Decibel Sake Bar

We’re easily detonated by the trivial - while conversely - maneuvering with grace the true hardships that require strength and fortitude. A tragedy that should buckle the knees becomes an unexpectedly straight-forward affair. While something as dumb as being stuck in traffic, invokes enough anger to destroy anyone in sight. Oddly, the traffic light scenario is the one to ignite greater emotion. The little moments in which every land mine inside of our souls is triggered.

I was walking around the East Village with a bucket of wheat paste and stack of mürmur flyers - looking for the perfect spot for my mürmur mural. I came across an empty wall - next to Decibel, a sake bar that I used to frequent. Using my bare hands, I began slathering the wall with glue.  

Just as I laid in the final piece, I felt a figure hovering over me - an employee of Decibel.

“You can’t do that”.

“Why? This wall has nothing to do with you”.

“Doesn’t mater who the wall belongs to. What you’re doing is a crime. If you don’t remove it right now, I’m going to call the cops”.

I sensed my nerves slowly rise. “How dare he defy my passion? How dare he prevent my poster from welcoming new friends to my home - friends who need a shoulder to cry on, strangers who need their voices to be heard.” I wanted nothing more in the world than to stumble upon a poster like this myself - to reinstate faith in humanity - so why was he trying to demolish it?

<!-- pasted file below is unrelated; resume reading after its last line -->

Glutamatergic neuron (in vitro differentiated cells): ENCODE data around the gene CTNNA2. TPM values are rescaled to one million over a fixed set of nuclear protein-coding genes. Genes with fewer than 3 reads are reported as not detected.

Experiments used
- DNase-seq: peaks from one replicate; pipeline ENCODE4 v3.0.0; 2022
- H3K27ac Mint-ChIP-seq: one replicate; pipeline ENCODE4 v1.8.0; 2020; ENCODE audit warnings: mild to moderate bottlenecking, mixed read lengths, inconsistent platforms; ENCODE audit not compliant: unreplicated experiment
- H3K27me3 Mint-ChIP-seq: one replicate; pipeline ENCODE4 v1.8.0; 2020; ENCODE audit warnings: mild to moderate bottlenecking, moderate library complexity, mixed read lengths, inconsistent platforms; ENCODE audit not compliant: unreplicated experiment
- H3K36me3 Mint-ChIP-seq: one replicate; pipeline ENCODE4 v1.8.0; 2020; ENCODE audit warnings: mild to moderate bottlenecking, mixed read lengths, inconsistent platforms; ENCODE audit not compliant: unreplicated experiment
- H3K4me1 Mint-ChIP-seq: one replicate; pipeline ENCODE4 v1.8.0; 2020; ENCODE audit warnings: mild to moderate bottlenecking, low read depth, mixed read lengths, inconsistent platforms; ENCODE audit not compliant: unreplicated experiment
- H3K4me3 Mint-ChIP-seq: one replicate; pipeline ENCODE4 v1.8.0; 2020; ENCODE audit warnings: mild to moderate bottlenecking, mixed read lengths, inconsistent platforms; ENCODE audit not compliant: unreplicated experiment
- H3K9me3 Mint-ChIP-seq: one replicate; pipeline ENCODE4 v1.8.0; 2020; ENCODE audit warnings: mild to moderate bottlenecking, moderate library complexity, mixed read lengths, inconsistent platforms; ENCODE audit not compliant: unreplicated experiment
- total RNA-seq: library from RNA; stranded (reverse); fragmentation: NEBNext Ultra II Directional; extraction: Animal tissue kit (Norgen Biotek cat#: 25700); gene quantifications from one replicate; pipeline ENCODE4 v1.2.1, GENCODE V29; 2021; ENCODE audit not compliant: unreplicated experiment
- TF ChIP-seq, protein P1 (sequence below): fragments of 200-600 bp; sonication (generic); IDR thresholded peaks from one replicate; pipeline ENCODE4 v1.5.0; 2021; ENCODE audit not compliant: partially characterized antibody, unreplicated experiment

Despite my explanation, he was blind to the purity of the message. All he saw was a criminal at work - a deviant desecrating a wall.

“Will you really call the cops if I walk away form here?”

“Yes.”

I looked at the poster for a good minute - a good gaze. I thought about what was written on it. Namely the part about mürmur being a vanguard for non-judgment, respect, and authenticity. The emphasis to make an effort to understand others, instead of quickly shunning them. At the end of the day, this was a man who was upset. I did something to upset him. Though I didn’t agree with his reaction - this was an opportunity to turn things around - to reach a compromise. One that would allow us to go separate paths without ill will.

I began peeling the paper from the wall very slowly. At first, it was like removing my own skin - but quickly, I sensed the beauty in the moment. Though just a few feet away, he was intently watching me with his arms crossed, I felt strangely the one in power. The mural I had built with my own hands, was now being taken down by my own hands. I suddenly felt very in control

When he went back to his bar, I hope he was in a better mood and made better conversation with the customers and made better tips in return. My father had talked to me about the ‘The Butterfly Effect’ on one of our very final telephone conversations - so I’m glad that I was able to honor him by putting his teaching to use. 

I’m happy a land mine was triggered today.  

(Originally published 6/10/18)